Talking with actor, comedian and “that guy you know from that thing” Fred Stoller about growing up in Brooklyn and his new podcast The Mild Adventures of Fred Stoller.
Fred Stoller is a stand-up comedian and actor you’ll instantly recognize. He’s appeared on Late Night With David Letterman and The Tonight Show, and has guest starred on countless sitcoms, establishing himself as TV’s go-to nebbish: most notably as Ray’s mopey cousin Gerard on Everybody Loves Raymond, Elaine’s forgetful date on Seinfeld, and Monica’s bossy co-worker on Friends. He’s appeared in the films Dumb and Dumber, Rebound and Little Man, among others. Fred & Vinnie, the indie feature he wrote and starred in, won the Audience award at The Austin Film Festival.
AoBFF co-founder Anthony DeVito asked Fred about his Brooklyn roots, his two books and his new podcast, ‘The Mild Adventures of Fred Stoller.’
You’re a Brooklyn boy through and through. Where did you grow up?
In Sheepshead Bay, near Coney Island, Brighton, near the Belt Parkway from age 5 till moving out at 22. Wow, that long I lived there. I passed auditions at The Improv comedy club and would take the D Train after hanging out all night and my mother would freak out cause first of all it was so late, and I quit college (Kingsborough Community College) to do comedy.
Do you feel that the Brooklyn of your youth influenced what you find funny?
It’s hard to say. I was always a misfit. I knew I wasn’t like the people around me.
You lived near Sheepshead Bay icon Pip’s, which opened in 1962 and was known as America’s oldest comedy club. Pip’s helped launch the careers of Rodney Dangerfield, David Brenner and Andrew Dice Clay and Woody Allen, George Carlin and Andy Kaufman performed there often. Did that club play a part in inspiring you to do stand-up, and was it a goal to perform there, or was it all about “The City” as we called it?
It did because that’s where I got turned on to stand up. It wasn’t like years later where you’d be exposed to it on the internet or on cable. I went with my older sister and her fiends and saw Billy Crystal and Richard Lewis before they hit it big. It was a goal because it’s the place that turned me onto comedy, but in a way it was a pain because relatives would show up. My mother sent friends to see me as spies and I bombed that night.
Pips was actually one of the only paid gigs before the comedy boom exploded, so it was a goal in that regard, a paid gig!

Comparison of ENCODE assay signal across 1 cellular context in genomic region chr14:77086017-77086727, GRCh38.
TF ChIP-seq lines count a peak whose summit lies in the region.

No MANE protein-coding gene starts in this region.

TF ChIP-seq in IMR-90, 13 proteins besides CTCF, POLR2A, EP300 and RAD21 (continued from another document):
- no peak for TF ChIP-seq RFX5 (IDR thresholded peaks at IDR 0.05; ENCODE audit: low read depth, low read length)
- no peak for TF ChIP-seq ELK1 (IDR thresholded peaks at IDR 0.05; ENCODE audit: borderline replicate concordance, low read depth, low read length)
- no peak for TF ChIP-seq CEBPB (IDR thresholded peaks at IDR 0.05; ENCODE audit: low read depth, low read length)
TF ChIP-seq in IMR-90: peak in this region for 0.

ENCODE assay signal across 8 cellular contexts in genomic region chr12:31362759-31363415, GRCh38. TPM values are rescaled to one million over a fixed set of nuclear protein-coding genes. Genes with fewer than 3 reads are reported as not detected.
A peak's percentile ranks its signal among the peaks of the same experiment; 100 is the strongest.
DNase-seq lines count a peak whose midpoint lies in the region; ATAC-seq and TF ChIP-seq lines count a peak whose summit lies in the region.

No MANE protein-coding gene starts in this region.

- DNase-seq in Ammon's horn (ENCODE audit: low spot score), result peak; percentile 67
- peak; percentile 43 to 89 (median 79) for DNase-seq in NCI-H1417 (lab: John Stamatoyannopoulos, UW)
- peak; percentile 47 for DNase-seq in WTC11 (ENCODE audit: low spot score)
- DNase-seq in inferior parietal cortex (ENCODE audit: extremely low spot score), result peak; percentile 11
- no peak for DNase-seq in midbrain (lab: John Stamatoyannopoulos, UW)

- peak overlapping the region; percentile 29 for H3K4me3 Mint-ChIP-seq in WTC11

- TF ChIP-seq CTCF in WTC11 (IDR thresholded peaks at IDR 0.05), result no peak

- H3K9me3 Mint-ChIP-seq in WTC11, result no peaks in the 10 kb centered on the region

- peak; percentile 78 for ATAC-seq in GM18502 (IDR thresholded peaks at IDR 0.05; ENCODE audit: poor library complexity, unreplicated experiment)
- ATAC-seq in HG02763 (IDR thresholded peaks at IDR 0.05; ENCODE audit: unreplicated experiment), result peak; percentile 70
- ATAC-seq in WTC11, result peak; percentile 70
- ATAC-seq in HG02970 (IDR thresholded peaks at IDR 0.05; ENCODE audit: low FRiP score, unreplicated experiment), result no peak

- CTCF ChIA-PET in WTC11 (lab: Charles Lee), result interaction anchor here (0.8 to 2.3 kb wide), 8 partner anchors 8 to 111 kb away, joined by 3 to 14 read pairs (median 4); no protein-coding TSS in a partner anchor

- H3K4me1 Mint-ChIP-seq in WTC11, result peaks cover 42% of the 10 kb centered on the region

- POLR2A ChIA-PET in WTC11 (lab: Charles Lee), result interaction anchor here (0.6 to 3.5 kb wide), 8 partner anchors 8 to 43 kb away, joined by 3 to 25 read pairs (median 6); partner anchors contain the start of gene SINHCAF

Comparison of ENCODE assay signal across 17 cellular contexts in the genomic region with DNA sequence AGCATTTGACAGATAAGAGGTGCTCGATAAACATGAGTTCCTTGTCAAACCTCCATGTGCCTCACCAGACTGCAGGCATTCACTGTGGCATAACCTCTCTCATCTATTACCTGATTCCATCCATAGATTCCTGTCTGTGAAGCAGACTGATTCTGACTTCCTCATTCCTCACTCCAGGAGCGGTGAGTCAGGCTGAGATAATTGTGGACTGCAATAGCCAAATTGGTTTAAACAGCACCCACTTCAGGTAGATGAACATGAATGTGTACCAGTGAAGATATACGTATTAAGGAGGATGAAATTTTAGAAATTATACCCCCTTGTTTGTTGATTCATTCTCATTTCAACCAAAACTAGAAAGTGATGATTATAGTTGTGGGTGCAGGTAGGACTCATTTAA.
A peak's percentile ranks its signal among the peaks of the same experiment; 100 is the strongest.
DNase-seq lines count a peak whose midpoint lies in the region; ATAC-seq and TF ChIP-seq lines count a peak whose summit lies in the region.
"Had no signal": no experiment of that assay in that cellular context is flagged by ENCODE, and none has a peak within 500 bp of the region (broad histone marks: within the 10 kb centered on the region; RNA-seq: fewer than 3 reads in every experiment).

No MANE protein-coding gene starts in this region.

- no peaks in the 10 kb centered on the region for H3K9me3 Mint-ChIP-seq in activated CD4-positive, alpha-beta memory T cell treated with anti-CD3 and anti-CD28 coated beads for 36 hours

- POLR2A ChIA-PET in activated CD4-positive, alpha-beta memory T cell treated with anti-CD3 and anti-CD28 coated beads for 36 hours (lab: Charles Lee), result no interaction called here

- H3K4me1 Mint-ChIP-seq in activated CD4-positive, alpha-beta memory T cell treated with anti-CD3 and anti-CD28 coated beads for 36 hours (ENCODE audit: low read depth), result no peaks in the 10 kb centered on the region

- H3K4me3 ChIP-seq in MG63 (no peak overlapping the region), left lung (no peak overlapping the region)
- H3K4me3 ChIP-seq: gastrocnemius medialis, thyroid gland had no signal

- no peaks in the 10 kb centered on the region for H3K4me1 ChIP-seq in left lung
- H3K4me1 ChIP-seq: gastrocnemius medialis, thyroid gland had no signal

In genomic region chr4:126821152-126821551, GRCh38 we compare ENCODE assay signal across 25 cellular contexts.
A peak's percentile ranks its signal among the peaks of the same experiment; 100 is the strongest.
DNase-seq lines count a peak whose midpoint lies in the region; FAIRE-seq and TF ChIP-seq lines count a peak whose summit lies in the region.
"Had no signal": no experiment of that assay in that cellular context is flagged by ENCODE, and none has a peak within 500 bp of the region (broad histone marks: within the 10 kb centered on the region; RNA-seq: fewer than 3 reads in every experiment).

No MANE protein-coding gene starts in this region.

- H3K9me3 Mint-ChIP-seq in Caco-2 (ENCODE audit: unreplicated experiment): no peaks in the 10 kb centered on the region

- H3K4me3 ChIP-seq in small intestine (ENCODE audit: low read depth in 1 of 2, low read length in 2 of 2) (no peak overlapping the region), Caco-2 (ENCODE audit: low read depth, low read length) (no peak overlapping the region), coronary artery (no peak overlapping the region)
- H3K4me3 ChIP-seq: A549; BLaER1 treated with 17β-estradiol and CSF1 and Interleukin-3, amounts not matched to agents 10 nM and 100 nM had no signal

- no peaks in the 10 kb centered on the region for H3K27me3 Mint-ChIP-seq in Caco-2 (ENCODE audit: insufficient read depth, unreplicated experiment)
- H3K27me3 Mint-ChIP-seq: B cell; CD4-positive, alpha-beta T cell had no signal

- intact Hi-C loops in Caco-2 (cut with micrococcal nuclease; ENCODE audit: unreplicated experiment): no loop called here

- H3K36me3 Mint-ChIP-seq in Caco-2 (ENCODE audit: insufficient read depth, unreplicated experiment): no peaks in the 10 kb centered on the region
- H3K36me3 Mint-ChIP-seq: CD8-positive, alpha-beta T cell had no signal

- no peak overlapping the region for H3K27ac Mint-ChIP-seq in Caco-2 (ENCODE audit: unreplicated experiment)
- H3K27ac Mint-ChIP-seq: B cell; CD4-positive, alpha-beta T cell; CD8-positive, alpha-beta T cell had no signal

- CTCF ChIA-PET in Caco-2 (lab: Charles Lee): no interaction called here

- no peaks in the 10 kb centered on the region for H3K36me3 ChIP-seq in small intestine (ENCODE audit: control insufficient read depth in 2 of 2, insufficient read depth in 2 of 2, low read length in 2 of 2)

I remember many years ago you told me how grueling it was to do comedy on the road, and that creating a “killer set” and doing it over and over took its toll on you. Is that what made you decide to start acting, or was it something you always thought about?
I only got into stand up because as I said, I saw it at Pip's and that’s how I was told you could get on a sitcom, you do a set, get on the Tonight Show, and then get a sitcom. I never dreamed of being a stand-up with albums, being on the road forever. I did dream of being a TV personality, being on game shows, stuff like that.
You have two books under your belt: the Kindle Single 'My Seinfeld Year' and the brutally honest ‘Maybe We'll Have You Back: The Life of a Perennial TV Guest Star’ which recently came out in paperback. Writing for TV and acting on TV are such different worlds. Stand-ups usually choose one or the other, but you’ve done both. Do you have a preference, or is about going where the work is?
I’d say writing for TV is a full time career, and it didn’t seem I took that route. You don’t write in your own voice so much. It’s great money if you make it your career, but not so creative. Acting in TV isn’t so creative, but it enables me to not just do one thing.
You have one of the most distinctive voices in comedy. Both in terms of how you write jokes and your actual human voice. So a podcast would be a natural for you. Luckily, you have a new one ready to launch! Tell us about ‘The Mild Adventures of Fred Stoller’ and why you created it.
Pushing my books I’d go on podcasts and I enjoyed telling stories, being casual and conversational. I wasn’t going to do one at first because there are so many, so many of the same comics on them, but then Al Madrigal and Bill Burr have a podcasting network with a studio, and were nice enough to give me that opportunity. I wasn’t sure what I’d do at first, but then decided not to try too hard, but so much stress on myself to come up with some hook, or anguish about going to the top of the charts, just talk with people it’d be fun to talk to. So far it’s other character actors like me, and others with fun, quirky stories.
Listen to Episode 1 of The Mild Adventures of Fred Stoller:
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